The death penalty has been ruled unconstitutional by Malawi’s Supreme Court of Appeal. “The right to life is defined by the sanctity of life itself. The right to life is the most important of all. Other rights do not exist without the right to life. The death penalty not only negates but also eliminates the right to life “, the Court (8:1) noted in its decision.
The court made this observation while granting an appeal filed by a man named Khoviwa, who had been sentenced to death. The majority judgement, authored by Justice D F Mwaungulu, states that the Malawian Constitution does not allow for the death penalty; rather, it prohibits derogation from the right to life.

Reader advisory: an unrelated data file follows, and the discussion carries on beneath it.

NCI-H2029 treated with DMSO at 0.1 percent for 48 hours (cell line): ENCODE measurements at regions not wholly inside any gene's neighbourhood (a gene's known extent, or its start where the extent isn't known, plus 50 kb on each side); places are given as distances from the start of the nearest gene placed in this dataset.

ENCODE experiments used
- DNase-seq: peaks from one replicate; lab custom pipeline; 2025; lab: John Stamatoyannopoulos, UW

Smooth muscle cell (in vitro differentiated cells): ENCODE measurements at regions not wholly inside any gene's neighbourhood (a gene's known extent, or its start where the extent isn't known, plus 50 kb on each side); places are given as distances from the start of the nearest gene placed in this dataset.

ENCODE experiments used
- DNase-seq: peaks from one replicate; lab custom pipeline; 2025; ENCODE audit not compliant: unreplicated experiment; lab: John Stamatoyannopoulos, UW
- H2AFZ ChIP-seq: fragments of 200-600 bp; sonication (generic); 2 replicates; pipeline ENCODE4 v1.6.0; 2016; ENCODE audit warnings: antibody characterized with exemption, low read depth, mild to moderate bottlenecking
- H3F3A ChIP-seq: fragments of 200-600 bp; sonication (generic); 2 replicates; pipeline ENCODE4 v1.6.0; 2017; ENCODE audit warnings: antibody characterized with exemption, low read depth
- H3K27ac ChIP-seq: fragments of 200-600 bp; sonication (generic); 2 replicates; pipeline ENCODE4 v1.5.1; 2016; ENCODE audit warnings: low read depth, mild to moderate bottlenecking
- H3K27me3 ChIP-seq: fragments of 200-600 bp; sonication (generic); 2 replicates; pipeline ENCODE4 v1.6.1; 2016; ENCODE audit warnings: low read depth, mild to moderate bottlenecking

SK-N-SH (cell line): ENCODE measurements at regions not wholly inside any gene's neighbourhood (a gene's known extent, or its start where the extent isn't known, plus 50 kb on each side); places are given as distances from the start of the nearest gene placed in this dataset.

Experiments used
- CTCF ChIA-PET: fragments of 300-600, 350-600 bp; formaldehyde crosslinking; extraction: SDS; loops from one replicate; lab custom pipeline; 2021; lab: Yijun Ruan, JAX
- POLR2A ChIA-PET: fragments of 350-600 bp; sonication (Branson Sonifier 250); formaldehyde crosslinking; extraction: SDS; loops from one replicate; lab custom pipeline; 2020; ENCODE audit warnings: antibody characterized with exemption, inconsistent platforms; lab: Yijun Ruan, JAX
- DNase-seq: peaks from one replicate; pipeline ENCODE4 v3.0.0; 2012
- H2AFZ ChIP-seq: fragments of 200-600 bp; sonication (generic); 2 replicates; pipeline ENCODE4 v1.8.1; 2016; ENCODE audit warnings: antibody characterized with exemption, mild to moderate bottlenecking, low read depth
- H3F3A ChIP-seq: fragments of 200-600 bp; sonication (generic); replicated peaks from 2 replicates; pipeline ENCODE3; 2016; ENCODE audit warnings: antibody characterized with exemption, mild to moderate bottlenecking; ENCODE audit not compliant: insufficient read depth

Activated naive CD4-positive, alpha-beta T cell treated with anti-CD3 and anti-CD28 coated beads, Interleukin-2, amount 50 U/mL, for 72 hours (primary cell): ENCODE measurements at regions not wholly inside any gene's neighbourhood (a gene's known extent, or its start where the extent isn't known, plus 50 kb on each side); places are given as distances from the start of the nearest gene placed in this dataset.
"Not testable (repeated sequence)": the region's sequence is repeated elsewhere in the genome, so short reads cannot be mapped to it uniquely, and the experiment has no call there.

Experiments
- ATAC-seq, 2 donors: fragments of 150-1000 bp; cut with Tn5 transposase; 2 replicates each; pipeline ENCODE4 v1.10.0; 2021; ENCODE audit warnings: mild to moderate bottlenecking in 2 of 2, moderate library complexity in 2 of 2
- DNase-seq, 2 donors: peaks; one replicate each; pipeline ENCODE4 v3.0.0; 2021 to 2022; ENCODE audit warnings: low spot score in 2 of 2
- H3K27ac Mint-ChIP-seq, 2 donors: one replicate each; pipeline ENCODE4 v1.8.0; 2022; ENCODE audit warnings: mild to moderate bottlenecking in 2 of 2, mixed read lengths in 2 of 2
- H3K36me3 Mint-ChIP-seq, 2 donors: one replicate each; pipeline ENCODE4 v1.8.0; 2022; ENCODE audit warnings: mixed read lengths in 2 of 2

Parts 38 (1) (for treason), 63 (1) (for piracy), 133 (for rape), 210 (for murder), 217A (2) (a) (for genocide), and 309 (1) and (2) (for housebreaking and burglary, respectively) of the Penal Code must be interpreted as meaning the full prison term – life imprisonment.
If life imprisonment becomes the maximum sentence, where it is not mandatory, by fiction, it cannot be imposed, reserved as it were for the worst instance of a crime. Courts are, therefore, likely, to pass a prison term of years. Those who have served long periods of their life or long sentences are likely to get shorter terms or immediate release.”, the court said.